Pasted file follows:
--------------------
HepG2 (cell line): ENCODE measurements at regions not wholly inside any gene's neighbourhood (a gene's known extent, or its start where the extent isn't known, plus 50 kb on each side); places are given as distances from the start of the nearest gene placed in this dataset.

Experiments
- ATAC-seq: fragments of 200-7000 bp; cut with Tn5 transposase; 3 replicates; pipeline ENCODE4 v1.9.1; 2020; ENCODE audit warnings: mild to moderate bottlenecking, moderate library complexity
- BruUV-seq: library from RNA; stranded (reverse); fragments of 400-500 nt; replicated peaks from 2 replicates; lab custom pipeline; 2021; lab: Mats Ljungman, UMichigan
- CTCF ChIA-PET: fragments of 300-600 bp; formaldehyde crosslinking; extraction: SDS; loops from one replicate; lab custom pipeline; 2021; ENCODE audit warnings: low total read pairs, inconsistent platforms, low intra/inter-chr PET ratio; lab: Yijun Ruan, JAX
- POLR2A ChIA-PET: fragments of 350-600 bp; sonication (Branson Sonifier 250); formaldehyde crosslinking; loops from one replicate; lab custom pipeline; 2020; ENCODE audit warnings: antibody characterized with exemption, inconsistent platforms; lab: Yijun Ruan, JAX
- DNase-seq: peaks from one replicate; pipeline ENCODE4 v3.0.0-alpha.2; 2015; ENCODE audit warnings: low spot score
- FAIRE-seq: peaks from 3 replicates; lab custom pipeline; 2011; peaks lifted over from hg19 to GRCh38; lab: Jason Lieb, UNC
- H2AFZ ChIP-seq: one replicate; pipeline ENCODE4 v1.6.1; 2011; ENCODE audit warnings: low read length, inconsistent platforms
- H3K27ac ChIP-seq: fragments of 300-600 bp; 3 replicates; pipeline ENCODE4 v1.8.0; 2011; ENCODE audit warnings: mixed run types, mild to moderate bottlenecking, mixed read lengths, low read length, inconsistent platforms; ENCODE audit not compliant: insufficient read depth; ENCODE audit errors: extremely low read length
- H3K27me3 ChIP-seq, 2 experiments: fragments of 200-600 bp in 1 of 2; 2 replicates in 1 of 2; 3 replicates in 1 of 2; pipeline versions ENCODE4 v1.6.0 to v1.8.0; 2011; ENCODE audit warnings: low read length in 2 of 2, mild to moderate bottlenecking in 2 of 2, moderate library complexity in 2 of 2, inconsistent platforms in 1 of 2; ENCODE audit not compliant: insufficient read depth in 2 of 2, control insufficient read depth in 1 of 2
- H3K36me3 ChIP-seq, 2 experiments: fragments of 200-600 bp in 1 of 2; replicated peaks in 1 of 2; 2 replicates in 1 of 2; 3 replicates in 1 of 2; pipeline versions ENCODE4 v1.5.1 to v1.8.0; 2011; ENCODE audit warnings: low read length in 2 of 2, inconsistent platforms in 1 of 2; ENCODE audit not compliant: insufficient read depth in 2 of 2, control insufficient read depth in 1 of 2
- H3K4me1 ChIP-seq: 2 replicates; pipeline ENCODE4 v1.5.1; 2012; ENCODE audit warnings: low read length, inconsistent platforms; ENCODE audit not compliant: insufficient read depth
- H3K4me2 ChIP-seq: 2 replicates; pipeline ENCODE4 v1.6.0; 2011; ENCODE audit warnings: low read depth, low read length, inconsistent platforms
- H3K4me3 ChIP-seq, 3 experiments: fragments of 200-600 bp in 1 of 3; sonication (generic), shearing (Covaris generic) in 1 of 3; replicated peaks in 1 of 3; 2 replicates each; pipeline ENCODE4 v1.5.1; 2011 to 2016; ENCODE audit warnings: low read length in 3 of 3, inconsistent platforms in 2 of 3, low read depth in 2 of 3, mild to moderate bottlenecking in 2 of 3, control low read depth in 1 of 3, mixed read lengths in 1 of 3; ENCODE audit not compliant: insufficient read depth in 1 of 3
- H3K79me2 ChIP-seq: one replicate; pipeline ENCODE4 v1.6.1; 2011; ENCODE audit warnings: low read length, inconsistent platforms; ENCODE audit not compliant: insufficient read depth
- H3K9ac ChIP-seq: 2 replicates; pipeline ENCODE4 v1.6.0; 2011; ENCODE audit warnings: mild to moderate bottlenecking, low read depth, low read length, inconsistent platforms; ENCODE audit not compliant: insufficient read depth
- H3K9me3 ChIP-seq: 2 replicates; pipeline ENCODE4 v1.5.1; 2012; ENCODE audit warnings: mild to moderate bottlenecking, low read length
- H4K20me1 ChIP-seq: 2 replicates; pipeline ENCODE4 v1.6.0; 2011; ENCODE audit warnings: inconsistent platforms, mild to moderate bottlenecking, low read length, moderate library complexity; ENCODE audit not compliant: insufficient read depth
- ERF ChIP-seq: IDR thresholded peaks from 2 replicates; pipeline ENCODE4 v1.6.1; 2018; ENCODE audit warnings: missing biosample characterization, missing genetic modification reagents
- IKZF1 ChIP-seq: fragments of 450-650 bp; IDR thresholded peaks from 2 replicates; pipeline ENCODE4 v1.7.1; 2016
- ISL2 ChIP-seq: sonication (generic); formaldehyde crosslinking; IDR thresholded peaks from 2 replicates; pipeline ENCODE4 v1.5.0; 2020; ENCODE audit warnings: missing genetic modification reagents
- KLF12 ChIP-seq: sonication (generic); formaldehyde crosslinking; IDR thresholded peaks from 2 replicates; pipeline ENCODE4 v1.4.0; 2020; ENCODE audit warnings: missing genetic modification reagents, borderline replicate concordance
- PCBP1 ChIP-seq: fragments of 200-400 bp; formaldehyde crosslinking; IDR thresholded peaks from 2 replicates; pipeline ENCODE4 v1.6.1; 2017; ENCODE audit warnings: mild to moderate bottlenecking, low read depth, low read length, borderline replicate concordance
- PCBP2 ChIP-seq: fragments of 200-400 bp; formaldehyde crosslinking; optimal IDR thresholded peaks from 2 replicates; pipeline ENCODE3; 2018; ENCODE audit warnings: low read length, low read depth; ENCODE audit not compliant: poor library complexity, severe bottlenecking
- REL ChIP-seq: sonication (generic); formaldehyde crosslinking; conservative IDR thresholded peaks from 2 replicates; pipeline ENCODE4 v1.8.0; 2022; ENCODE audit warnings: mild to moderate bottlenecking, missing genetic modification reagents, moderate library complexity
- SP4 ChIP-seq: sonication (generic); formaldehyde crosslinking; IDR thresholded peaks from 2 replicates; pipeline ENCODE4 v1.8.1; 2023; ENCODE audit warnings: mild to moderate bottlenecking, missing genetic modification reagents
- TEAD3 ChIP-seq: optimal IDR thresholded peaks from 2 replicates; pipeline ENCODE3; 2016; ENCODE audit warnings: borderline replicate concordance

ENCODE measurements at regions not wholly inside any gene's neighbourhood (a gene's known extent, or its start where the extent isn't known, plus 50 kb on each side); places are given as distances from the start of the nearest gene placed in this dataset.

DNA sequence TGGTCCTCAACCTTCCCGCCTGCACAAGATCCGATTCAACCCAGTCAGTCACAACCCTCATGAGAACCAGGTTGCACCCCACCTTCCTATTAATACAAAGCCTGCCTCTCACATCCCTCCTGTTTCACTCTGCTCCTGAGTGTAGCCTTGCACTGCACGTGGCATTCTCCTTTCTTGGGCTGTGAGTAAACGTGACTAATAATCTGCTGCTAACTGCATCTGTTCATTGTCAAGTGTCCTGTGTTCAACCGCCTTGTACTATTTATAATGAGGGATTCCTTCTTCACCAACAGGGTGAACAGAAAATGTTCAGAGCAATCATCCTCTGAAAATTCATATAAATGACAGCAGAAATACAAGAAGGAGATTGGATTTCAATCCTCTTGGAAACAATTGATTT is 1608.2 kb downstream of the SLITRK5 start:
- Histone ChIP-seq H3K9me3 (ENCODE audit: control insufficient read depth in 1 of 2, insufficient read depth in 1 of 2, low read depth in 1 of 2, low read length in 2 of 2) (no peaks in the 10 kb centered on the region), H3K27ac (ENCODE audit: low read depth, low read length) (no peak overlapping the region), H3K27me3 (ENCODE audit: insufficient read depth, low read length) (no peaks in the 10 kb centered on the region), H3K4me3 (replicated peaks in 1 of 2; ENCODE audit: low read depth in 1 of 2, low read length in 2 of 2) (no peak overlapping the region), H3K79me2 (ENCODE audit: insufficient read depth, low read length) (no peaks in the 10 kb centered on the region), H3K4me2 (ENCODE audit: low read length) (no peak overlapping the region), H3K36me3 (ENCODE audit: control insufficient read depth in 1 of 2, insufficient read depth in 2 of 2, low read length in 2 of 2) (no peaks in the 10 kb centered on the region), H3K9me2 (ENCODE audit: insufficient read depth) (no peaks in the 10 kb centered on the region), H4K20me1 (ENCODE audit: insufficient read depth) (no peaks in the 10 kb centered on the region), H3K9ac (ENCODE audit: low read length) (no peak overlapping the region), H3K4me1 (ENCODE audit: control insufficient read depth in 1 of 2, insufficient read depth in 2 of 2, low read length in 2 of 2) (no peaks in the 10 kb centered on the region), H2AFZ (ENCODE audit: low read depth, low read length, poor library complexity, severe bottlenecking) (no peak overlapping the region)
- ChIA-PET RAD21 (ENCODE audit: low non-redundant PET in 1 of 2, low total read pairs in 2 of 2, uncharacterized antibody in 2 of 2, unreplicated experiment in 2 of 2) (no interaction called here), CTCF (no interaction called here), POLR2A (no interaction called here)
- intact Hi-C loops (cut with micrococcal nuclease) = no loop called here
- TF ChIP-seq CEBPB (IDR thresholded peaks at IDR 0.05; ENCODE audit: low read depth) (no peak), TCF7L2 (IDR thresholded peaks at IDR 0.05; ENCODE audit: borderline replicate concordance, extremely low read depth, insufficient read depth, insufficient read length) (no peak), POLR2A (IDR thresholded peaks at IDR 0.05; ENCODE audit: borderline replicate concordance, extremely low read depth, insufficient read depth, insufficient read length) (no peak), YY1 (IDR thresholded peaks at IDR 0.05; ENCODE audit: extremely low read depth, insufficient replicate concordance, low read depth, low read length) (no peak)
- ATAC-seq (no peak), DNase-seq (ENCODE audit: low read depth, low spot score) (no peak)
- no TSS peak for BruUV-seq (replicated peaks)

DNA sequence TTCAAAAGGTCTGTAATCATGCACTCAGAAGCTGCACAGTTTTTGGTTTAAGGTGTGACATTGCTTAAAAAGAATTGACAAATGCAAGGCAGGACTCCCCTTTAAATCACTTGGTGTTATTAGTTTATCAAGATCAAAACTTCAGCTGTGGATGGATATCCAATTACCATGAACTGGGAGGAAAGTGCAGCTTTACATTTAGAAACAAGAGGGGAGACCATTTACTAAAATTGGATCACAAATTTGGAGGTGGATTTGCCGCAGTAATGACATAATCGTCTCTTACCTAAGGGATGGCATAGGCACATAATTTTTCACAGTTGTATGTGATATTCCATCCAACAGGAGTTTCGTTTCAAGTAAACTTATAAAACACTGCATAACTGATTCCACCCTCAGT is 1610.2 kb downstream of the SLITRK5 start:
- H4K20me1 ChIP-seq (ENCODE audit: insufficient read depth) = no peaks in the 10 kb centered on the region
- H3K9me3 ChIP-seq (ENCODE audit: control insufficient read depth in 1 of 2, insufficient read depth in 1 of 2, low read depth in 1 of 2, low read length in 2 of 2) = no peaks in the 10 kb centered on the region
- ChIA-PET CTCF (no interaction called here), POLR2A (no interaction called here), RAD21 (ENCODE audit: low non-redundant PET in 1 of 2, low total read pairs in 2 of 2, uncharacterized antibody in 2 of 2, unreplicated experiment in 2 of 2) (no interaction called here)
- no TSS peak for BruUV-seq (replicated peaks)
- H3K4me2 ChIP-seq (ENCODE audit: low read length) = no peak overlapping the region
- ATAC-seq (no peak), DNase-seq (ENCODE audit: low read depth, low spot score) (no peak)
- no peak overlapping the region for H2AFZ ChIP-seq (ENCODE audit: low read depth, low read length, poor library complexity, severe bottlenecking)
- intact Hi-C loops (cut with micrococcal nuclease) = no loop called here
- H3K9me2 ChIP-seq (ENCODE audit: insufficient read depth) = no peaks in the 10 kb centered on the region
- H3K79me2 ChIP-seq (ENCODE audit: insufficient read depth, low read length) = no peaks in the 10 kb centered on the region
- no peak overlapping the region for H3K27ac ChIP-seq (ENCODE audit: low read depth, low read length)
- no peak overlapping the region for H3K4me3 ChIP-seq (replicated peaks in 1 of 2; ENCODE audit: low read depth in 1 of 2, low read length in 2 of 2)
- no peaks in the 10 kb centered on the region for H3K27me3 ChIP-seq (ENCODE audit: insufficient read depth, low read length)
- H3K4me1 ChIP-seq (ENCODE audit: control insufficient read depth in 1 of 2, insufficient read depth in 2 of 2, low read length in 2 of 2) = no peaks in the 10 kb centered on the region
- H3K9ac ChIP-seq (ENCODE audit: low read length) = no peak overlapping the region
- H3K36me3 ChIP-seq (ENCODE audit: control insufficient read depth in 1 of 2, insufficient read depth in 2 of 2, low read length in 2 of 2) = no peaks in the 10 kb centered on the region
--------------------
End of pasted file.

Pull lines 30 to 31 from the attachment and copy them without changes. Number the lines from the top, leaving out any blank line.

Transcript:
DNA sequence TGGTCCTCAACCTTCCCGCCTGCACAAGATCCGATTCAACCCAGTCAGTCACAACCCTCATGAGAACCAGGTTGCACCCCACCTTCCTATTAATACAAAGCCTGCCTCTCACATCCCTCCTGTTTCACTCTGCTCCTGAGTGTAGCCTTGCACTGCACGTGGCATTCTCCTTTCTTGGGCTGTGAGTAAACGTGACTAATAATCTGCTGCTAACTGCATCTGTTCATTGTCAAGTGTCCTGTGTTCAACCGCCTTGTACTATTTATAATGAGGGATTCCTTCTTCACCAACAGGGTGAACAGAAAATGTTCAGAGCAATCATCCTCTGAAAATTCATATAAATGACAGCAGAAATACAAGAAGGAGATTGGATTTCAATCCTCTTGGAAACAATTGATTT is 1608.2 kb downstream of the SLITRK5 start:
- Histone ChIP-seq H3K9me3 (ENCODE audit: control insufficient read depth in 1 of 2, insufficient read depth in 1 of 2, low read depth in 1 of 2, low read length in 2 of 2) (no peaks in the 10 kb centered on the region), H3K27ac (ENCODE audit: low read depth, low read length) (no peak overlapping the region), H3K27me3 (ENCODE audit: insufficient read depth, low read length) (no peaks in the 10 kb centered on the region), H3K4me3 (replicated peaks in 1 of 2; ENCODE audit: low read depth in 1 of 2, low read length in 2 of 2) (no peak overlapping the region), H3K79me2 (ENCODE audit: insufficient read depth, low read length) (no peaks in the 10 kb centered on the region), H3K4me2 (ENCODE audit: low read length) (no peak overlapping the region), H3K36me3 (ENCODE audit: control insufficient read depth in 1 of 2, insufficient read depth in 2 of 2, low read length in 2 of 2) (no peaks in the 10 kb centered on the region), H3K9me2 (ENCODE audit: insufficient read depth) (no peaks in the 10 kb centered on the region), H4K20me1 (ENCODE audit: insufficient read depth) (no peaks in the 10 kb centered on the region), H3K9ac (ENCODE audit: low read length) (no peak overlapping the region), H3K4me1 (ENCODE audit: control insufficient read depth in 1 of 2, insufficient read depth in 2 of 2, low read length in 2 of 2) (no peaks in the 10 kb centered on the region), H2AFZ (ENCODE audit: low read depth, low read length, poor library complexity, severe bottlenecking) (no peak overlapping the region)